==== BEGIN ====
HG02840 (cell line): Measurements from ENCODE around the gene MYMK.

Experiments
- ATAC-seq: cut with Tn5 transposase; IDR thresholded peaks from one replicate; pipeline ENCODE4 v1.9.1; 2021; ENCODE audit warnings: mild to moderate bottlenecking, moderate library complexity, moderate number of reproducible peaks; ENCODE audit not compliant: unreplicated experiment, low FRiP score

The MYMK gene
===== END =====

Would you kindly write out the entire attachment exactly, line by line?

HG02840 (cell line): Measurements from ENCODE around the gene MYMK.

Experiments
- ATAC-seq: cut with Tn5 transposase; IDR thresholded peaks from one replicate; pipeline ENCODE4 v1.9.1; 2021; ENCODE audit warnings: mild to moderate bottlenecking, moderate library complexity, moderate number of reproducible peaks; ENCODE audit not compliant: unreplicated experiment, low FRiP score

The MYMK gene